Goalie Mike Richter played in the National Hockey League for 14 seasons and, in 1994, led the New York Rangers to their first Stanley Cup in over 50 years. His full-split save (ow, fellas!) against Pavel Bure in the ’94 playoff run still makes Rangers fans giddy. Since retiring in 2003, the U.S. Hockey Hall of Famer has dedicated his career to saving something other than pucks. Now he’s saving energy.
Richter is the CEO and founding partner at Healthy Planet Partners, a company that retrofits commercial buildings with clean energy technologies. The model is similar to that of SolarCity’s: If a building owner wants, say, solar power, HPP will install the panels for free. HPP owns the technology and charges customers a monthly utility fee (think of it as DirecTV but for cleaner energy). In July, HPP secured $26 million in funding. Richter’s venture even allows him to stay connected to his first love, sports: HPP is nearly done installing solar panels at the Peoria Sports Complex, where the Seattle Mariners train in the spring.
With the NHL season starting this past week, Grist interviewed the hockey icon about the renewable energy biz, his love for the great outdoors, and the connection between sports and the environment. Here’s what we learned about him:
He’s got Ivy League cred.
Back in his playing days Richter took courses on and off at Columbia University. Then, in 2009, Richter graduated from Yale University with a degree in ethics, politics, and economics with a concentration on environmental policy.
He gets that humans need to curb climate change — and isn’t afraid to speak up about it.
Commercial buildings account for 18.6 percent of U.S. energy consumption. To help lessen the carbon impact, Richter and his HPP team retrofit older commercial buildings with cleaner technologies ranging from solar panels to wind power to geothermal. “What we’re trying to do is work as a doctor for a building,” he says. Richter firmly grasps humans’ role in climate change, as evidenced by a piece he wrote earlier this year for The Guardian condemning Keystone XL and “dirty fossil fuels.” He views HPP as a way to help curb man-made pollution. “Whether you’re an environmentalist or not, most people think that it’s about the trees and the birds and the fish, but it’s about humans,” he says. “It’s about our health, our quality of life.”
He sees the green in environmental issues, a.k.a. money.
It’s expensive to make buildings greener. Deploying large-scale commercial solar power systems and related energy projects can easily run $1 to $10 million, Richter says. To make cleaner energy more appealing, HPP handles installation and maintenance and sells clients on the idea of monthly utility savings; Richter says his services can cut a landlord’s power bill by about 10 percent. “Financing is really a win-win-win,” he says. “It’s good for us, good for the client we’re doing business with, and it’s fantastic for the community in which we’re doing the work.”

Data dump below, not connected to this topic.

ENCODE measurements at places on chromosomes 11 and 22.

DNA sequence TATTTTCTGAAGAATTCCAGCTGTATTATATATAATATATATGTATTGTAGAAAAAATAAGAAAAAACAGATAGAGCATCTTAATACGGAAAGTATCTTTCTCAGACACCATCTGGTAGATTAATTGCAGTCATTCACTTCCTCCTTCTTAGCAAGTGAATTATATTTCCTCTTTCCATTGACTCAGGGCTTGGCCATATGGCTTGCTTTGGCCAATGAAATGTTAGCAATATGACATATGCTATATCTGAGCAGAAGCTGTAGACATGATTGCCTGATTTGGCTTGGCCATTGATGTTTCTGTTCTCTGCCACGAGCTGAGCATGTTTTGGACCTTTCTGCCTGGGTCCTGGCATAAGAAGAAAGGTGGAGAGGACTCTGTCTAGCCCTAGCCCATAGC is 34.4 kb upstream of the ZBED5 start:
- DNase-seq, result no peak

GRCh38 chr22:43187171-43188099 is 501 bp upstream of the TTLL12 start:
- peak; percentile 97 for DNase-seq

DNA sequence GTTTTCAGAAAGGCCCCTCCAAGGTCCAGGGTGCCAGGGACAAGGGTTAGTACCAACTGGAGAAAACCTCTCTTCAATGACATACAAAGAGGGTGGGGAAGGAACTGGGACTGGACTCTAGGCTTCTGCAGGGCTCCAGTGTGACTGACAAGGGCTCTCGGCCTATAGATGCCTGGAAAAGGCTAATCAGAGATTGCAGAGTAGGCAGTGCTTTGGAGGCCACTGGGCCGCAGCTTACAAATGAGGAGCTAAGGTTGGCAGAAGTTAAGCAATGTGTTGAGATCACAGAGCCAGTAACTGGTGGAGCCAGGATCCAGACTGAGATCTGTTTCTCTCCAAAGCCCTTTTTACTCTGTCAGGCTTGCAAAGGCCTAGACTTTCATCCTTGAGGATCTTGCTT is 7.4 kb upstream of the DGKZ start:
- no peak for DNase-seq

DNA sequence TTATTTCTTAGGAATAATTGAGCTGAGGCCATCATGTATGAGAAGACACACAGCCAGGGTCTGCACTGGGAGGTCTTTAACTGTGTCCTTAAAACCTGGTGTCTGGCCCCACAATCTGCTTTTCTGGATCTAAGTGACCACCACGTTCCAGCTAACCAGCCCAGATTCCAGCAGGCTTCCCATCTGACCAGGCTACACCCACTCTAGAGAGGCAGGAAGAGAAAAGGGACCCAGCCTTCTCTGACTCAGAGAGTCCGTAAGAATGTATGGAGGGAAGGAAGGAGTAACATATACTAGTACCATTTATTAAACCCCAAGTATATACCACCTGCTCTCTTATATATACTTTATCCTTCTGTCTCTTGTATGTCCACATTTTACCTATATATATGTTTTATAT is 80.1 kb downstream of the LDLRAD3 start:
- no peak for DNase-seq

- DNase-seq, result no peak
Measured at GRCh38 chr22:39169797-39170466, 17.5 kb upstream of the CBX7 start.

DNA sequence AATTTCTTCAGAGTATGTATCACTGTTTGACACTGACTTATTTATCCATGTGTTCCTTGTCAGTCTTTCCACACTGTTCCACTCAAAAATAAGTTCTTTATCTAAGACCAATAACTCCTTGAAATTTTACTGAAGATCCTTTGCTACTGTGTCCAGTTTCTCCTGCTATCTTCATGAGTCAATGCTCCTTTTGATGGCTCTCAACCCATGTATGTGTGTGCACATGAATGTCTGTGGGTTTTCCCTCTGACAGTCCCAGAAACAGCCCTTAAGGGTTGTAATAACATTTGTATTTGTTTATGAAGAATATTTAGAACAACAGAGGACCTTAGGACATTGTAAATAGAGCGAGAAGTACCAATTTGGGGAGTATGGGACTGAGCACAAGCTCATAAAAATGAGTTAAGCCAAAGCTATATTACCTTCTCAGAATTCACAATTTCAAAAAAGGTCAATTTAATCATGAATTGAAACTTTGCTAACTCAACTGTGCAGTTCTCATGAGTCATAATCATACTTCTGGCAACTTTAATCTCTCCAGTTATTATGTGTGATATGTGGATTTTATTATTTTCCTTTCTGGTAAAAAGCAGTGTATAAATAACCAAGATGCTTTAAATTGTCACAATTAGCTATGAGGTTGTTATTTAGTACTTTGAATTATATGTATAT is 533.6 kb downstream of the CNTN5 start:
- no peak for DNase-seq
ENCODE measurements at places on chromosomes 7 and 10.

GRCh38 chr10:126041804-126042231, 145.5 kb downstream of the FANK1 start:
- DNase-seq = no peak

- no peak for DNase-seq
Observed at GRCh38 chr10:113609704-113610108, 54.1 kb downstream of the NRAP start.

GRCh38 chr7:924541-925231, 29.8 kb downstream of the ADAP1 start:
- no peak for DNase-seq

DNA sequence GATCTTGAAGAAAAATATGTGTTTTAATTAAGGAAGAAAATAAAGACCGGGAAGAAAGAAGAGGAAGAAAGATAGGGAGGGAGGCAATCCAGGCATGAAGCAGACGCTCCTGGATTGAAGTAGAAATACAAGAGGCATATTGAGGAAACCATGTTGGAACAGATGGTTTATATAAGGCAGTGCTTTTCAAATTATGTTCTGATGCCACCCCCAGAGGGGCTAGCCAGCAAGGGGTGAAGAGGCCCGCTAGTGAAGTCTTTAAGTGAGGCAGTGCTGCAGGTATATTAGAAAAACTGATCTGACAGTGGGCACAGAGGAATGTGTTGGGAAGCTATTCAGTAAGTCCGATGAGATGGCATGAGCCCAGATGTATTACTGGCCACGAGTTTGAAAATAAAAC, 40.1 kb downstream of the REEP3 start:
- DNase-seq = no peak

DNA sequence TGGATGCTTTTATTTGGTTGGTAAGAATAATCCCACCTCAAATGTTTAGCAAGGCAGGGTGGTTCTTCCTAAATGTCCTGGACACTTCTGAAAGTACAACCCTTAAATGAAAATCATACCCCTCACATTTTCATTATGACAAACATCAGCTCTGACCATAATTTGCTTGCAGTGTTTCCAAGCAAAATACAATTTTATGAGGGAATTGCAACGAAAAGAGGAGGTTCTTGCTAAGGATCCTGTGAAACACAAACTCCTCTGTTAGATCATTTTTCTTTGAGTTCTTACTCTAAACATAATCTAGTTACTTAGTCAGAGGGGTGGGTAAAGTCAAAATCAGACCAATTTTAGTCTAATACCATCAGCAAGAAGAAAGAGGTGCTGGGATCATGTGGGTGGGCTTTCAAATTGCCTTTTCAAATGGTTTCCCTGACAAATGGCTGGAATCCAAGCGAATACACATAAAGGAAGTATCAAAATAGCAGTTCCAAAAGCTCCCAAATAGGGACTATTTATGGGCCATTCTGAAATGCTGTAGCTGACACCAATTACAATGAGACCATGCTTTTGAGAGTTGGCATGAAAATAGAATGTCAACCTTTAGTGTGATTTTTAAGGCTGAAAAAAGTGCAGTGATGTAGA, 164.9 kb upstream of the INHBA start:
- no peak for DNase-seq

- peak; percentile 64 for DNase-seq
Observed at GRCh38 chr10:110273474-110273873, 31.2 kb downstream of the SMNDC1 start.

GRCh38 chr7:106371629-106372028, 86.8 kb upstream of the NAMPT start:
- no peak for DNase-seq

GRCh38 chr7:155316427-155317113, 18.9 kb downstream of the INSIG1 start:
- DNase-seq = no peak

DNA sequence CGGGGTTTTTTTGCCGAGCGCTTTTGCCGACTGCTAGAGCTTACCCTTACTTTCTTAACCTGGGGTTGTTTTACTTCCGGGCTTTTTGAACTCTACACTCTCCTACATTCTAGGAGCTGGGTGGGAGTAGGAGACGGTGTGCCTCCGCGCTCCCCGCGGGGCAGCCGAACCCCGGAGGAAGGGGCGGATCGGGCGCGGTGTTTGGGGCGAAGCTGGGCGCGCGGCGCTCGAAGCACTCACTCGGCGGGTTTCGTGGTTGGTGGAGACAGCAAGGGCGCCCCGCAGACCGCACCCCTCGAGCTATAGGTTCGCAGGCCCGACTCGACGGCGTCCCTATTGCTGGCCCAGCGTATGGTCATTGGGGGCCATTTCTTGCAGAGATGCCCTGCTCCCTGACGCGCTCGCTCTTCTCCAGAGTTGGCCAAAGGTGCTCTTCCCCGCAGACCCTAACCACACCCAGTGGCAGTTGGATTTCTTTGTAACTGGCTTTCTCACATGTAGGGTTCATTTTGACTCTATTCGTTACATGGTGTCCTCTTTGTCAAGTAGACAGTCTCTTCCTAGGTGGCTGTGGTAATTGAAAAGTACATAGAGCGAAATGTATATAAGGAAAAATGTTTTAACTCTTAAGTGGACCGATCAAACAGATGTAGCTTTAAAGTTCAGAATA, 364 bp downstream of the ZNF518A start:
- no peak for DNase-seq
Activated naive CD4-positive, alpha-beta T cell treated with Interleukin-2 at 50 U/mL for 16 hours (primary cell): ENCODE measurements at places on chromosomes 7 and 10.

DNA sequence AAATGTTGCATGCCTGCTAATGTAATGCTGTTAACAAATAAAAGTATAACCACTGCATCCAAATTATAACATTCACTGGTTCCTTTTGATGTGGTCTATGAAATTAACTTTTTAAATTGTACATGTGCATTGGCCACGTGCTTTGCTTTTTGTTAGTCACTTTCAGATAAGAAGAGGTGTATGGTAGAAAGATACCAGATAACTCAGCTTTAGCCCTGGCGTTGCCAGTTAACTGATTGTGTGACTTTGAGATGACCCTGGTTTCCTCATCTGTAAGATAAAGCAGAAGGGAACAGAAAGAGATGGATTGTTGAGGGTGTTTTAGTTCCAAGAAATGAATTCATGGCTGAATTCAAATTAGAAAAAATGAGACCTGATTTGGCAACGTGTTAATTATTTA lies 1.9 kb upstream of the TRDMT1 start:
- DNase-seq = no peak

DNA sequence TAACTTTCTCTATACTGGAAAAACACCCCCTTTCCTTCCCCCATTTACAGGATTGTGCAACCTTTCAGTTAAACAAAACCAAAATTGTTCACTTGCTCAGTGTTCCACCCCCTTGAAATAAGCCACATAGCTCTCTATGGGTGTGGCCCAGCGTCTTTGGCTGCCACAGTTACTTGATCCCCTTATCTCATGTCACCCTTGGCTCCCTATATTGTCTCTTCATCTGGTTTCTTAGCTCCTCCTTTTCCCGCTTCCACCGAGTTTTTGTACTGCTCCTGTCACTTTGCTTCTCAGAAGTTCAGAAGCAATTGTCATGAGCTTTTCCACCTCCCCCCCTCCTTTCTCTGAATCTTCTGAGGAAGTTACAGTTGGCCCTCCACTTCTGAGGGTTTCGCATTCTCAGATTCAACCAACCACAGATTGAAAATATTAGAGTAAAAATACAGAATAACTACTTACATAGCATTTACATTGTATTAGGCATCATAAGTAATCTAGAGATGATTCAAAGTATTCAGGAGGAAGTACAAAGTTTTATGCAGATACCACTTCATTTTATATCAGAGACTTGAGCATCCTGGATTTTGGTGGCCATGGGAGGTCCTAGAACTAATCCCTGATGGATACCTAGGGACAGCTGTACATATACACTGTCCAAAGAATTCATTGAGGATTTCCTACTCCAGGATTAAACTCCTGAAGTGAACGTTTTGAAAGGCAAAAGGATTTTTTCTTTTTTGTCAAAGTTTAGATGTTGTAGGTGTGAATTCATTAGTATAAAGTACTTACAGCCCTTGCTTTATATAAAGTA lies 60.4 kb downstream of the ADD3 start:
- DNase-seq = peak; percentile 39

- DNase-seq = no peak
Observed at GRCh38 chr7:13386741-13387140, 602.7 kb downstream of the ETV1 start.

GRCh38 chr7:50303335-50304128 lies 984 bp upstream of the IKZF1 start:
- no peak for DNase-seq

He’s got a soft spot for the outdoors.
Richter spent his senior year of high school in Lake Placid, New York. There, he discovered the majestic Adirondack Mountains. He knew they were something worth saving, so he joined the Adirondack Land Trust. It’s dedicated to protecting the landscape and contributing to the quality of life for Adirondack residents. “I’m 48 years old,” he says, “and what I’ve seen there 30 years ago when I was a high school student is the same thing I see now.” Richter also serves on the boards for both the Sierra Club Foundation and Riverkeeper, which safeguards drinking water for New Yorkers.
He’s tapped into an arena more environmentalists should seek: sports.
“Sports has an enormous influence on us,” Richter says. He’s right: Over half of Americans are sports fans. But, as we learned from the NHL 2014 Sustainability report, pro sports also produce tons of carbon dioxide emissions, and hockey in particular has felt the effect of warmer temperatures. While the leagues are slowly switching gears with programs like NFL Green, NHL Green, and the MLB Greening Program, Richter would like to see athletes step up and show fans the problems and solutions related to climate change. Which is why, in 2010, he started Athletes for a Healthy Planet, an organization geared around getting jocks more involved in environmentalism. Richter feels that athletes, who obsess about personal health, should be as equally connected to the health of the planet. In the spirit of Nike founder Bill Bowerman’s once wise words, “If you have a body, you’re an athlete,” Richter likes to say, “If you breathe, you’re an environmentalist.”